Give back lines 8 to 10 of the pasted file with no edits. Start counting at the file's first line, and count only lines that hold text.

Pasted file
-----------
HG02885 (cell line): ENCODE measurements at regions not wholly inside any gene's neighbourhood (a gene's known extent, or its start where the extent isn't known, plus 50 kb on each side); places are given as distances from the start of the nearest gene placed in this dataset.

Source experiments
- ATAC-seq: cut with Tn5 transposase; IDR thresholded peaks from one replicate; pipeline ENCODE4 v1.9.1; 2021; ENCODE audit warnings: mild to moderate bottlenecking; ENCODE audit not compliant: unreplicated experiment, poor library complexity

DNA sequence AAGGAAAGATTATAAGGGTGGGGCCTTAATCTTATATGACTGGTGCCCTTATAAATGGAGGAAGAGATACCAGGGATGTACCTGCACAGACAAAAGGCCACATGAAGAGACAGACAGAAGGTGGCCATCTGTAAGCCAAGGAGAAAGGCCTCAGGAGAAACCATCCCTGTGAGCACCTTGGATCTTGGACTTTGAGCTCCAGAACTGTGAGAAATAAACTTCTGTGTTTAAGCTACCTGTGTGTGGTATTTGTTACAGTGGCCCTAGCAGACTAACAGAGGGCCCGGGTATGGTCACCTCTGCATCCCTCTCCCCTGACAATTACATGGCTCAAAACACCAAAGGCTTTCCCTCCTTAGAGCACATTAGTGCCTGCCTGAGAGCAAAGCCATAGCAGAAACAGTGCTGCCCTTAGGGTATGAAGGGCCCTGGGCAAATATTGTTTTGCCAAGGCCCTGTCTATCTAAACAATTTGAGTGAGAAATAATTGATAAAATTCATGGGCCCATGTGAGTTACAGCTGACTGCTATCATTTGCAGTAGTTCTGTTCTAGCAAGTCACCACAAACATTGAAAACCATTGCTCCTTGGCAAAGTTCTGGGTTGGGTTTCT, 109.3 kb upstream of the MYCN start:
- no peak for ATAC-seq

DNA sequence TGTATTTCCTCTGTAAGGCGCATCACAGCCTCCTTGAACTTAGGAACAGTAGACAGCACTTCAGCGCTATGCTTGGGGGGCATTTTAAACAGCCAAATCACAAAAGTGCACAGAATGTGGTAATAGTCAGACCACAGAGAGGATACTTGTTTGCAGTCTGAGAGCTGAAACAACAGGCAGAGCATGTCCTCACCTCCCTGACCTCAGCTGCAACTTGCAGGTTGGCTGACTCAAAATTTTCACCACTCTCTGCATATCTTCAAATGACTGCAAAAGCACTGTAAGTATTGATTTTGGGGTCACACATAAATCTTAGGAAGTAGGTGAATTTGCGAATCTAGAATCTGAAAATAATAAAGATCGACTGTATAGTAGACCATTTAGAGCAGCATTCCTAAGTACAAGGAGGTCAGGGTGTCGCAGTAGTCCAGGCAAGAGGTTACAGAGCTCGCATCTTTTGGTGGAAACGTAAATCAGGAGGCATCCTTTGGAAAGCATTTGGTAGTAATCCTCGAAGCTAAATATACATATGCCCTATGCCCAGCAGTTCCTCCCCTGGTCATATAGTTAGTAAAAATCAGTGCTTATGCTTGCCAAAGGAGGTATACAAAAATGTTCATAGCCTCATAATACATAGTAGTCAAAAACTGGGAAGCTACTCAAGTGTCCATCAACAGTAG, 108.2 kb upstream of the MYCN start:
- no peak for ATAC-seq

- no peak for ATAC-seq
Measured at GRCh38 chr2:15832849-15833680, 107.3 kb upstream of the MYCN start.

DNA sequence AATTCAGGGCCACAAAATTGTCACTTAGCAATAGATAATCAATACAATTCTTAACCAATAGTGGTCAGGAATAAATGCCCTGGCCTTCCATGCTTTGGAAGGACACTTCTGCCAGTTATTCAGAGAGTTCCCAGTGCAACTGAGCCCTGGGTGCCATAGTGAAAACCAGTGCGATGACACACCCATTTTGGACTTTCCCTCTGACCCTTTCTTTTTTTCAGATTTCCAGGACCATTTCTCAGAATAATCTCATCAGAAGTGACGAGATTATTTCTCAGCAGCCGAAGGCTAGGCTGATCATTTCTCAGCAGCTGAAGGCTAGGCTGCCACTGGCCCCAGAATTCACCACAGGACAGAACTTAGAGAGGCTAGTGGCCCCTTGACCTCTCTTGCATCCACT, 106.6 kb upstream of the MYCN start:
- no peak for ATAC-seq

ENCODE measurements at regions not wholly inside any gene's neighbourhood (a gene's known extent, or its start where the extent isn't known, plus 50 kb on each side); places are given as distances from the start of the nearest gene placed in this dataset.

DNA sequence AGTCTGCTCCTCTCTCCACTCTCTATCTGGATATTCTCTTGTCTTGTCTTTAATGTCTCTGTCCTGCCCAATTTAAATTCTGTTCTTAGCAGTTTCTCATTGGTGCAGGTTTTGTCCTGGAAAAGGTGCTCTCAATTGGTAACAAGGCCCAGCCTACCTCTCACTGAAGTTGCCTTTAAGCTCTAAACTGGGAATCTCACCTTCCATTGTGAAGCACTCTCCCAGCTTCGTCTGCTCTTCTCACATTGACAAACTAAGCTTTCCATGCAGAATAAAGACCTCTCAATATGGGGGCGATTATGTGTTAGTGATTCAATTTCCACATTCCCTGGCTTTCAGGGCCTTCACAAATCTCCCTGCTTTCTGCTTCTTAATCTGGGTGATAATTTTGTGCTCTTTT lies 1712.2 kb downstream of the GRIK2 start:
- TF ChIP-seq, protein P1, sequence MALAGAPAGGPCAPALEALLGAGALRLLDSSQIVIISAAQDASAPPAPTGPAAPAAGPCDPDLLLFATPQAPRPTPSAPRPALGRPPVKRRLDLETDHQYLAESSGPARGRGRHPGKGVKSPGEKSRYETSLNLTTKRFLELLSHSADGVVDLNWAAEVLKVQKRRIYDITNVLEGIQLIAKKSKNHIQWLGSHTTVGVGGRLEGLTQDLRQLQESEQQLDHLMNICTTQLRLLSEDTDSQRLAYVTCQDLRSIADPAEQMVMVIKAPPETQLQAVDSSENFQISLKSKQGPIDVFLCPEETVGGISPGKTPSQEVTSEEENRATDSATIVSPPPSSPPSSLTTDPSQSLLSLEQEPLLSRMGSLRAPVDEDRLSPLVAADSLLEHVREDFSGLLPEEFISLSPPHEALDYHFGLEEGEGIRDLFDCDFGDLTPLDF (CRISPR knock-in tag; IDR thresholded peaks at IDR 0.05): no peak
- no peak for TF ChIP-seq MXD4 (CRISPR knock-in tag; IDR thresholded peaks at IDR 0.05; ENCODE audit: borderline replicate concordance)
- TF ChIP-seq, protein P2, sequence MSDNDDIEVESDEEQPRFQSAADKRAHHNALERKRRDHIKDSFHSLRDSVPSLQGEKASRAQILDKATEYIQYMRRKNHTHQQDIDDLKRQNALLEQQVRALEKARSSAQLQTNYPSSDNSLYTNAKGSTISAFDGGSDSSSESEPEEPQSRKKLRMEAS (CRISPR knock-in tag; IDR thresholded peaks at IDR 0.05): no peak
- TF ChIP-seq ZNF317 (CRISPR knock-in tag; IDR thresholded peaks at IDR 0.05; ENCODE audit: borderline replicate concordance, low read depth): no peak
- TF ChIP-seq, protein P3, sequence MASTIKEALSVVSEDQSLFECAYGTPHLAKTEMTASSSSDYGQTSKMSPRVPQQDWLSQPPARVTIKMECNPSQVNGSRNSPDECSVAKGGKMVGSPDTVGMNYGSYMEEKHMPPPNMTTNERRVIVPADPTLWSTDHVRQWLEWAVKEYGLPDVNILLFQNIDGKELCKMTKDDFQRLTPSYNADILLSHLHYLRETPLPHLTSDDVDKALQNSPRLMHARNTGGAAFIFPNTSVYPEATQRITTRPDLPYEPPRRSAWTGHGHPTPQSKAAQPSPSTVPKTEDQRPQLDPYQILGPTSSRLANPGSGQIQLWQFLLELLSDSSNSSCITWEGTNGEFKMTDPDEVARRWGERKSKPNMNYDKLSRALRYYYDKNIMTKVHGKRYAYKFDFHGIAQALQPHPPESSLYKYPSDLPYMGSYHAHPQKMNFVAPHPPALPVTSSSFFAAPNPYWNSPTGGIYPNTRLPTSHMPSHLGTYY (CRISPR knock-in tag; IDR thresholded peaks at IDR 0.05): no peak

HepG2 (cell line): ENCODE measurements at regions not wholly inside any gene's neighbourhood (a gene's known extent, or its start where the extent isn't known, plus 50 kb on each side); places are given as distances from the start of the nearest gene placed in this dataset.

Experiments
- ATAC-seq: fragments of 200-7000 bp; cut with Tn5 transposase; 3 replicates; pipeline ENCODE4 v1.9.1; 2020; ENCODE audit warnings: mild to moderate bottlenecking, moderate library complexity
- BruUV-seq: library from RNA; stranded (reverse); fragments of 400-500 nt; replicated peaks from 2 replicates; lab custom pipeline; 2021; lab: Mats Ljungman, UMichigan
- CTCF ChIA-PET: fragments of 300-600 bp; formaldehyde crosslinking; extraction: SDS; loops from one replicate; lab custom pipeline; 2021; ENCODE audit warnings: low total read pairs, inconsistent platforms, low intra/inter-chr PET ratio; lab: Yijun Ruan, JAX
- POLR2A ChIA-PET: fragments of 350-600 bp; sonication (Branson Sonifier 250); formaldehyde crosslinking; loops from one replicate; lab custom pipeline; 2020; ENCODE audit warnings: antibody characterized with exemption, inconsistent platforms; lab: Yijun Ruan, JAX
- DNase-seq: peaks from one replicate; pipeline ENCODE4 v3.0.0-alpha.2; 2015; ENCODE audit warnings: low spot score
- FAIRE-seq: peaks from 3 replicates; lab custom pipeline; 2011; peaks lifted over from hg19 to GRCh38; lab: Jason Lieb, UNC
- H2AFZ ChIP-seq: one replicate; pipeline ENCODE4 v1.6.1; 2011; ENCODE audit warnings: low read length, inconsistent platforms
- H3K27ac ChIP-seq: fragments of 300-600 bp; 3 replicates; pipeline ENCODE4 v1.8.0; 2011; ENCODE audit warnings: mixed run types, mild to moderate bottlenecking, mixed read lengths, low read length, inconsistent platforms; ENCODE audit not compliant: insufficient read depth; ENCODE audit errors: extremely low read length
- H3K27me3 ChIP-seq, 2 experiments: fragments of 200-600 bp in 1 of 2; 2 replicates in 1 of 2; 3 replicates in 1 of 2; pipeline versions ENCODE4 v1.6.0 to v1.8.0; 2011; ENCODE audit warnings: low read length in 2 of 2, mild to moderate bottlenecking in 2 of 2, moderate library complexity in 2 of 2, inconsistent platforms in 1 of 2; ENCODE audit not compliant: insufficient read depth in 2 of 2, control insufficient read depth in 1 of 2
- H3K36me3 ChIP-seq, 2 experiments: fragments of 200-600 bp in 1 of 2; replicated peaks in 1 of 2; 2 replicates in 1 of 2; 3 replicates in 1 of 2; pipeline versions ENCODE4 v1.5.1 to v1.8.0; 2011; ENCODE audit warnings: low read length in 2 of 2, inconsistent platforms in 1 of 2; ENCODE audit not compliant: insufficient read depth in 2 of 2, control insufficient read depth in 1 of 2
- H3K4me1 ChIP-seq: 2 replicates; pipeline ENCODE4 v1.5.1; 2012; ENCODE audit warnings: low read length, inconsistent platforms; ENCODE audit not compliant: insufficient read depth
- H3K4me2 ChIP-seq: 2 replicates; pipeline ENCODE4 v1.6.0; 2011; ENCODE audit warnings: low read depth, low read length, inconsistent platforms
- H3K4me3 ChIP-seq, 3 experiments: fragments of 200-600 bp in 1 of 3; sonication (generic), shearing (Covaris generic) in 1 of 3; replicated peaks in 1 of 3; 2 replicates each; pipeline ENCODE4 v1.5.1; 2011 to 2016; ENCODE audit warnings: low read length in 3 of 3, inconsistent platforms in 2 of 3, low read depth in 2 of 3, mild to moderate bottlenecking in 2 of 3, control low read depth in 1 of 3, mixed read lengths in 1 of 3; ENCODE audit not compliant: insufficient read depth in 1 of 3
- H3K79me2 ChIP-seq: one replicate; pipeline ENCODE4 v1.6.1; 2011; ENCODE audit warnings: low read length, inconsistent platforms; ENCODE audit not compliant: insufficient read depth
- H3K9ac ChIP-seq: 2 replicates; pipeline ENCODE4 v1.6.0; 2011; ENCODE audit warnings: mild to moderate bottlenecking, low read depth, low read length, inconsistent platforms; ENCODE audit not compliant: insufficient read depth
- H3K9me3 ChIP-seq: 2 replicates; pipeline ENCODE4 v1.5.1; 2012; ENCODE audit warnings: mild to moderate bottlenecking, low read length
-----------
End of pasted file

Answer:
- no peak for ATAC-seq
Measured at GRCh38 chr2:15832849-15833680, 107.3 kb upstream of the MYCN start.

DNA sequence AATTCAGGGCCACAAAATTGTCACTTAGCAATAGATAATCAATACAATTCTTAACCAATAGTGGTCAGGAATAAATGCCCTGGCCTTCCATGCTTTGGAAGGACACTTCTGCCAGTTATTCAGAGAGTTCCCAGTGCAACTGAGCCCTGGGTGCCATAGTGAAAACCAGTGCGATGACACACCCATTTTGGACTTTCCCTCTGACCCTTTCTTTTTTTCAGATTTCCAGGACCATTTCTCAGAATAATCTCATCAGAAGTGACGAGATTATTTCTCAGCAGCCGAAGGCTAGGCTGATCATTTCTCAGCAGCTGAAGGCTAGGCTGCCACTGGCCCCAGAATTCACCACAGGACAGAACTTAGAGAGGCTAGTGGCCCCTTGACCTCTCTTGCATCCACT, 106.6 kb upstream of the MYCN start: